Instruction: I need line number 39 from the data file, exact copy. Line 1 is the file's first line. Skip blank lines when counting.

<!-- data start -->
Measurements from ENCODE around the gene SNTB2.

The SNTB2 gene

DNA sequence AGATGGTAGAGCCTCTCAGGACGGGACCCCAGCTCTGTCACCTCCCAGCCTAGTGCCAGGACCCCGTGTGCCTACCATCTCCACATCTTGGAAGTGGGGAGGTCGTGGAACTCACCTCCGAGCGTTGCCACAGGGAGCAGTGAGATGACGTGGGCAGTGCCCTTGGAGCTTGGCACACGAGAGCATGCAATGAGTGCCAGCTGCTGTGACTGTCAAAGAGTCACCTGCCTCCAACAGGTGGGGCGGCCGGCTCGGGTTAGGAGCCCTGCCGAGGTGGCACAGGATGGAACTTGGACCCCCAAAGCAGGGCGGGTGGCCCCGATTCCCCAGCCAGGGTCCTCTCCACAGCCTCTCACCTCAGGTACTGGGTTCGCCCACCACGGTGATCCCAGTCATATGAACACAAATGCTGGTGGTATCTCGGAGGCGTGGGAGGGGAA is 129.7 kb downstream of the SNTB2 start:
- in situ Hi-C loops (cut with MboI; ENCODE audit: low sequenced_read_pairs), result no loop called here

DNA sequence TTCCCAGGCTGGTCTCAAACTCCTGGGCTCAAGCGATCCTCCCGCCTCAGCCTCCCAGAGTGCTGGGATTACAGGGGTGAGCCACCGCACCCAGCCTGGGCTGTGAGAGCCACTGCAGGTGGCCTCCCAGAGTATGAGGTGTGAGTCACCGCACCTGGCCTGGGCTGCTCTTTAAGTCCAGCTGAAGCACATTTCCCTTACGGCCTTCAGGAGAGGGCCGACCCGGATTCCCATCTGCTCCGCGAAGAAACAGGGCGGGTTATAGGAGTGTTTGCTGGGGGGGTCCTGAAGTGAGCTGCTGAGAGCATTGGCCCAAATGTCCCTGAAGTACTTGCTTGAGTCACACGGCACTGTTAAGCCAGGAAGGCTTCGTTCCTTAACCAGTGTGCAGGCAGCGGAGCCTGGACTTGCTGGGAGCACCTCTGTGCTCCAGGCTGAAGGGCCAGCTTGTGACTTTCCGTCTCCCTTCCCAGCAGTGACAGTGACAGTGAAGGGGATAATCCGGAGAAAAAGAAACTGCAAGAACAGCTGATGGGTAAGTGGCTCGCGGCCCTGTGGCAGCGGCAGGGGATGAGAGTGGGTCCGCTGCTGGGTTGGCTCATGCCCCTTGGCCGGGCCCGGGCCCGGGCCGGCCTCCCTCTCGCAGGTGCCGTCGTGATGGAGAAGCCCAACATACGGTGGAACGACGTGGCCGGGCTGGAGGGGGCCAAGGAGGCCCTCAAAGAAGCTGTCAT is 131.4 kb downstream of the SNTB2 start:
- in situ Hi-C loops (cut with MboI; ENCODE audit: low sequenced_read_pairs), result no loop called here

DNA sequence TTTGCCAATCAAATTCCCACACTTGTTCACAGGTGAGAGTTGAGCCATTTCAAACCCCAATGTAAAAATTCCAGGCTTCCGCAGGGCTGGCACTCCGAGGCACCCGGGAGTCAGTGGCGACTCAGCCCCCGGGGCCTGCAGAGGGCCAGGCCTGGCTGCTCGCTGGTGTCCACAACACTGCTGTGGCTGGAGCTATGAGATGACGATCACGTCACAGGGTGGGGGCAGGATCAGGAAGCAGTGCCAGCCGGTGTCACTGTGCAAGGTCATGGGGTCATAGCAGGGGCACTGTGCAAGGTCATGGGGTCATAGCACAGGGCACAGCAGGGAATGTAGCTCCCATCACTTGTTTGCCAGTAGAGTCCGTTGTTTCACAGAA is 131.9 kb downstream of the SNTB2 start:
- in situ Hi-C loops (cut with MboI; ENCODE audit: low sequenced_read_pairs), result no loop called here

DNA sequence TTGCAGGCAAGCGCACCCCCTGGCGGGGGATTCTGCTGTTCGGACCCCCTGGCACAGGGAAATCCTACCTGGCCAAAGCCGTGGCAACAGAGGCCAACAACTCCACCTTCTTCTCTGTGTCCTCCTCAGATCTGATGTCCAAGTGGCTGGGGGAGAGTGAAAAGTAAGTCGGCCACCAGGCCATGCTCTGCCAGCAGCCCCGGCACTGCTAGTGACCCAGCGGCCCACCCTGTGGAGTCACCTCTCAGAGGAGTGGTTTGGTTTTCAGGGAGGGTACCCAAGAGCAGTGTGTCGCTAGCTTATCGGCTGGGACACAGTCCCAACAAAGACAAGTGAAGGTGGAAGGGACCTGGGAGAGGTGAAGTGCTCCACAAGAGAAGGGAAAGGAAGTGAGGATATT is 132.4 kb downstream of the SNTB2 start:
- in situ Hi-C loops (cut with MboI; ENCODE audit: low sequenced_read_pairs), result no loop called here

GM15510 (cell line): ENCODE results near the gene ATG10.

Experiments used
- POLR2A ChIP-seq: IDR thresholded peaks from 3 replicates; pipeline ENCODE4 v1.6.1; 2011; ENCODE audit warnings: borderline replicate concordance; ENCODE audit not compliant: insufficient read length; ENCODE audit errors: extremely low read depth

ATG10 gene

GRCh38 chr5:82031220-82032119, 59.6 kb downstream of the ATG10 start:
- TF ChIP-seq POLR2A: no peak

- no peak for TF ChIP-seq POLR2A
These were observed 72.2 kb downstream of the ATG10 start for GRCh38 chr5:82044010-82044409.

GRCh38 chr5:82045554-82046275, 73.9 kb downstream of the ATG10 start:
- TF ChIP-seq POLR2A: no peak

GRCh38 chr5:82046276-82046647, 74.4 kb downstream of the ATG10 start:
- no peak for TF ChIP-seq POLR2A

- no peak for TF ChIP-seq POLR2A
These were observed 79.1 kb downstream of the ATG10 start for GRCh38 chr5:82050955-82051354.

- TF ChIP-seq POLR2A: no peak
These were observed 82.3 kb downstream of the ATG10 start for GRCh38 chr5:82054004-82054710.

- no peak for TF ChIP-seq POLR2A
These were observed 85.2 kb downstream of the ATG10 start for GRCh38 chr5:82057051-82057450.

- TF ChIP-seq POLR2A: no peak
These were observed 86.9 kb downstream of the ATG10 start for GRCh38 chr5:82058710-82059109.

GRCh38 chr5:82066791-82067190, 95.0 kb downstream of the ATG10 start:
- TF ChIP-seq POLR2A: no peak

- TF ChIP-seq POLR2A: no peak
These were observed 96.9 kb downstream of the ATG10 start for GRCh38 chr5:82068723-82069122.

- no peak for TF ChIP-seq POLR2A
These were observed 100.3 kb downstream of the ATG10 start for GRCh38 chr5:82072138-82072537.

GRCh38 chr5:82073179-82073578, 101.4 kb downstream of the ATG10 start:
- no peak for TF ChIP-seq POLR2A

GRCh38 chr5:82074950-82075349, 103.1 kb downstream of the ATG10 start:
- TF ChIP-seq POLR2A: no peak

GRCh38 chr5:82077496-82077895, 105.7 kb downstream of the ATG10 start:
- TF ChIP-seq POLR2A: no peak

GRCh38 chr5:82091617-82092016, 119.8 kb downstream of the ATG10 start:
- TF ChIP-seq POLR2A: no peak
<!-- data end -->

GRCh38 chr5:82074950-82075349, 103.1 kb downstream of the ATG10 start: